Management Education for Developing Spiritual Integrity

Management Education for Developing Spiritual Integrity

Kathryn Pavlovich (University of Waikato Management School, New Zealand)
DOI: 10.4018/978-1-61350-510-6.ch006
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Abstract

This chapter explores the interface between spirituality and integrity, and focuses particularly on educational processes that may facilitate this development. First, definitions and constructs of integrity are discussed as they relate to spirituality. The second section explores teaching pedagogies related to processes for developing one’s inner leadership. Such processes facilitate the dissolution of subject-object, and open the way for an awareness that goes beyond our ‘small selves’ for more ethical and sustainable futures to be imagined. The third part of this chapter explores outcomes for students with examples of teaching pedagogies presented regarding how students may connect with something far deeper than their ‘small selves’. Finally, the chapter concludes with a discussion on organisational and managerial implications of spiritual integrity, through both practical and theoretical insights. These include leadership as being ethical and authentic; a more meaningful sense of personal, organisational and societal purpose; and finally developing a deeper awareness of stewardship of the earth.
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Introduction

MORPHEUS ASKED NEO, “Will you choose the blue pill where this story ends and you wake up in your bed and believe whatever you want to believe? Or the red pill and see what is really real and how far down the rabbit hole you can really go”? (Wachowski & Wachowski, 1999).

Neo chooses the red pill and takes the journey to learn the truth of what is real, thus freeing him from the matrix which is just an illusionary stimulated reality. The blue pill represents the blissful ignorance of illusion where you are a slave in a prism of what you think is real. The red pill however, represents the journey of breaking out of the matrix. It is a journey of self-discovery that involves wrestling with questions regarding ‘who am I?, why am I here?, what is my purpose’? Such questions ask us to examine our place in a broader connected universe rather than focusing solely on our own self-interest. These questions require us to understand who we truly are, what our values are and how we can integrate these into building a more integrated and cohesive society.

This chapter therefore explores our responsibilities as educators regarding the interface between spirituality (our place in a connected universe) and integrity (an inner moral code that guides us). Growing criticisms of functionalist approaches in education require new modes and methods of educating. For instance, Harrison, Leitch and Chia (2007) note that our focus on education should be on what shapes the development of knowledge rather than the knowledge itself; that is, from representational to causal thinking. Scharmer (2008) too claims that we ought to be training the mind to ignite inspired connections and actions based on integrity rather than solely learning competencies that focus on skill and knowledge deficits. These comments support the distinction between knowledge and wisdom: knowledge is a ‘filling up’ of externalised facts and irrefutable propositions, whereas wisdom is an ambiguous disposition that is attained through a process of ‘emptying out’. Chia and Holt (2007) claim that this ‘emptying out’ enables us to be more flexible and adaptable in our outlook and therefore more consensus-driven for harmonious living. Indeed, Mayo (1999, p. 5) suggests that, “Education either functions as an instrument which is used to facilitate the integration of generations into the logic of the present system and bring about conformity to it [knowledge], or it becomes the ‘practice of freedom’, the means by which men and women deal critically with reality and discover how to participate in the transformation of their world [wisdom]”. It is the latter upon which this chapter rests, whereby the education process is an active critical pedagogy requiring students to question their existing assumptions and values. This places the emphasis on how one constructs meaning from one’s own inner platform. As Palmer (1998) claims, education should focus on the ‘who am I’, rather than solely on the ‘what’ and ‘how’. Integrity is therefore the use of that wisdom that resides within ourselves. Thus, breaking out of the ‘matrix’ represents the growing interest in spirituality as we seek to explore our inner truth to find deeper meaning and purpose in life. As Morpheus said, “Unfortunately no-one can be told what the matrix is. You have to see it for yourself… You feel it. You felt it your whole life. You don’t know what it is, but it feels like a splinter” (Wachowski & Wachowski, 1999). This highlights that the journey of self-discovery begins with the experience of the first person rather than third person observations.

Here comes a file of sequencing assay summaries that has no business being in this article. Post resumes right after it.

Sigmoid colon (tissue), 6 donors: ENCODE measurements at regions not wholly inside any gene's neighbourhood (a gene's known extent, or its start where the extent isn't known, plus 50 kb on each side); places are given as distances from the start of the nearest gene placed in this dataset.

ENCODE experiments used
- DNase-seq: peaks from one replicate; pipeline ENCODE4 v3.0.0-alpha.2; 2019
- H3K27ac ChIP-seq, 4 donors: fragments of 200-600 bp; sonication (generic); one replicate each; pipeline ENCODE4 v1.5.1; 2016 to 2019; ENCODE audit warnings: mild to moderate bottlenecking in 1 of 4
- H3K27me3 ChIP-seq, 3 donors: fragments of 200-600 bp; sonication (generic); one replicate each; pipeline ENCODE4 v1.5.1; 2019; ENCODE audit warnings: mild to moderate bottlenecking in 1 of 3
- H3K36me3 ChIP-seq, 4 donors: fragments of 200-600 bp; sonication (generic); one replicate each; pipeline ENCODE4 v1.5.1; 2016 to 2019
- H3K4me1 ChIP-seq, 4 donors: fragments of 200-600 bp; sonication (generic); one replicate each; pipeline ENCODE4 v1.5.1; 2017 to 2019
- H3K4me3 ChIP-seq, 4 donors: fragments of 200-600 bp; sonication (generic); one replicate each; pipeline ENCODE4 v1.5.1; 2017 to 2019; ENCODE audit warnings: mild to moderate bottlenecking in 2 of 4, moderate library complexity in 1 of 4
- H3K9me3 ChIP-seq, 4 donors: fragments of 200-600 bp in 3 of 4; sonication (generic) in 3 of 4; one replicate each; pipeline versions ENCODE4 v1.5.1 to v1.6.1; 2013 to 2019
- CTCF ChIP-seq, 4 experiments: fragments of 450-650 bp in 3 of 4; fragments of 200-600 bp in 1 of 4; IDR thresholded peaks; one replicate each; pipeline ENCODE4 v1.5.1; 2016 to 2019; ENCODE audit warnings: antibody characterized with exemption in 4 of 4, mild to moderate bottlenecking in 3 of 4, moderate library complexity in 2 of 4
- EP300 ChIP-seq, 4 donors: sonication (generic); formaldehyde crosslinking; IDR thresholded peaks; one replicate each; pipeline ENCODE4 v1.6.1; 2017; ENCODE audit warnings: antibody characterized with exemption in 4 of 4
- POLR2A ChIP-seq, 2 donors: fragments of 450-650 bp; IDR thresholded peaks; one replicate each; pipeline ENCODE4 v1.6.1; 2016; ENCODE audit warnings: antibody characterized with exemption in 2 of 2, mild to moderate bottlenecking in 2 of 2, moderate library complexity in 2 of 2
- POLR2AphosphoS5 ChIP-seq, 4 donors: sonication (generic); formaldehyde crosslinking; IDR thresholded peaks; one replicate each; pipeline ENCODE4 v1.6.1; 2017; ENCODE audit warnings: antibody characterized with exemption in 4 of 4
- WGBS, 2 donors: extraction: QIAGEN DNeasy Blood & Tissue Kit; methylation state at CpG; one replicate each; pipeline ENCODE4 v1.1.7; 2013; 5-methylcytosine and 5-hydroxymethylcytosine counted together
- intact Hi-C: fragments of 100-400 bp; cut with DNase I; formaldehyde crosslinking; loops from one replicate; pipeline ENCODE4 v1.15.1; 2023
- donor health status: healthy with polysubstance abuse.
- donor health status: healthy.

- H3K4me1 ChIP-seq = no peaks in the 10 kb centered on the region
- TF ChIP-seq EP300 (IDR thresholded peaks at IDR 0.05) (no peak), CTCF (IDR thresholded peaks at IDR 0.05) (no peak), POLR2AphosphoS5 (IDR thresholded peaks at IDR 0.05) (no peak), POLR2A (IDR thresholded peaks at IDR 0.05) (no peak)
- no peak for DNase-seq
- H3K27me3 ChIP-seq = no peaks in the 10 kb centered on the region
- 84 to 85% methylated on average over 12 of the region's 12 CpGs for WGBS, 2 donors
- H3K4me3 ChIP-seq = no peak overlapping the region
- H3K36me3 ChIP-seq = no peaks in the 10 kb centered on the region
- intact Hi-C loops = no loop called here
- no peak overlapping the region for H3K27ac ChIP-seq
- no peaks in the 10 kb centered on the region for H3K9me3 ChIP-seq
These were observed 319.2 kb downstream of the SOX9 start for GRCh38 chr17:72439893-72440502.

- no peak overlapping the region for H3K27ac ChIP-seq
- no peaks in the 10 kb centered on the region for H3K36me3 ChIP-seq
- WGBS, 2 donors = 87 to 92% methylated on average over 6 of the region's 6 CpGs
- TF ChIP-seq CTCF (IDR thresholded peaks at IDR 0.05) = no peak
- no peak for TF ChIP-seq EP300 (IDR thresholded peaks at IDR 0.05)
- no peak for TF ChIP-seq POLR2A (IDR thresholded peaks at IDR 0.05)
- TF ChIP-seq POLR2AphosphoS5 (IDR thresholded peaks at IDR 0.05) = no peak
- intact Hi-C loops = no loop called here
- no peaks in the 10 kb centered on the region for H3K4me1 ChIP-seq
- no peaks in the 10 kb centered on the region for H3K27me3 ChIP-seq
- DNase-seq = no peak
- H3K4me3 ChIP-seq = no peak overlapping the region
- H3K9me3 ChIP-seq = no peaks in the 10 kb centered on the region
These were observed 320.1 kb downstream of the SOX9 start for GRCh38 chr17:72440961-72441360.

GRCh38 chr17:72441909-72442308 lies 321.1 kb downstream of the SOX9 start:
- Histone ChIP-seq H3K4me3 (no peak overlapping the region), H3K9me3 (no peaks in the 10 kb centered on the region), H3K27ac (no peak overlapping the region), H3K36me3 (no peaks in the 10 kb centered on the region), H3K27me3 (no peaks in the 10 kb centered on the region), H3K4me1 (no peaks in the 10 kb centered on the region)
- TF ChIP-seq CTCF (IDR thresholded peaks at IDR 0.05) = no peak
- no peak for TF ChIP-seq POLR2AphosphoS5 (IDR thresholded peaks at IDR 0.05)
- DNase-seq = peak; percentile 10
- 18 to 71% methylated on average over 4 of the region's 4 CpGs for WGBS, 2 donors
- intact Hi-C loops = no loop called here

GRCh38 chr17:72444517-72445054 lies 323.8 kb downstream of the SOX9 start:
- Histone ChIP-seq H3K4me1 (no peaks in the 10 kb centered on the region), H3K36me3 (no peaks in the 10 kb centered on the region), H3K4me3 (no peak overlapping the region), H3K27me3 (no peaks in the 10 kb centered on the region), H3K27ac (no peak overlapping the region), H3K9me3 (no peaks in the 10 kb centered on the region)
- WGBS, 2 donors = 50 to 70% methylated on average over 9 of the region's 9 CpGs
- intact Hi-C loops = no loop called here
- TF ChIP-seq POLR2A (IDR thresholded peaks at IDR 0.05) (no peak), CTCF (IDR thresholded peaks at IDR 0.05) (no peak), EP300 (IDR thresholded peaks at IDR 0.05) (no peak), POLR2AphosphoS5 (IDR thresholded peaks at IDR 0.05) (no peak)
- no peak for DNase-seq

Key Terms in this Chapter

Consciousness: Knowing and acting on the feeling of being connected to all life forms.

Wisdom: Knowledge used wisely.

Integrity: “commitment in action to a morally justifiable set of principles and value.”

Spirituality: A feeling of interconnection with something greater than ourselves.

Leadership: Guiding others to perform for a higher purpose.

Inner Leadership: Listening and acting on one’s inner guidance through self-regulatory action.

Reflection: The ability to critically question one’s actions.

Stewardship: Acting as a guardian in bringing sustenance to life.

Purpose: Being guided by positive action that serves others.

Eternal Truths: The moral truths that bind all humanity such as justice, compassion, meaningfulness, courage.

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